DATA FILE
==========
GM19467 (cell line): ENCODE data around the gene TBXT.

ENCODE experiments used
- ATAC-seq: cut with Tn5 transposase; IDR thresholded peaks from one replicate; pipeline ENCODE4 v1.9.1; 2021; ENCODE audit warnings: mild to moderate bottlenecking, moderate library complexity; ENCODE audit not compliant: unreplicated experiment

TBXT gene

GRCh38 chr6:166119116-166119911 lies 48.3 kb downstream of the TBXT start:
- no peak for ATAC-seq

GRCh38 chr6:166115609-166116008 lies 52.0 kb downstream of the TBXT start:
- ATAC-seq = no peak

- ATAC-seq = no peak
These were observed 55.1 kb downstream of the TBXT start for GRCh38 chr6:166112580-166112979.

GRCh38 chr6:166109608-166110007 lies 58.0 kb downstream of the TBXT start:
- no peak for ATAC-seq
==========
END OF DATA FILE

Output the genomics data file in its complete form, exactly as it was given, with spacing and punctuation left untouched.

GM19467 (cell line): ENCODE data around the gene TBXT.

ENCODE experiments used
- ATAC-seq: cut with Tn5 transposase; IDR thresholded peaks from one replicate; pipeline ENCODE4 v1.9.1; 2021; ENCODE audit warnings: mild to moderate bottlenecking, moderate library complexity; ENCODE audit not compliant: unreplicated experiment

TBXT gene

GRCh38 chr6:166119116-166119911 lies 48.3 kb downstream of the TBXT start:
- no peak for ATAC-seq

GRCh38 chr6:166115609-166116008 lies 52.0 kb downstream of the TBXT start:
- ATAC-seq = no peak

- ATAC-seq = no peak
These were observed 55.1 kb downstream of the TBXT start for GRCh38 chr6:166112580-166112979.

GRCh38 chr6:166109608-166110007 lies 58.0 kb downstream of the TBXT start:
- no peak for ATAC-seq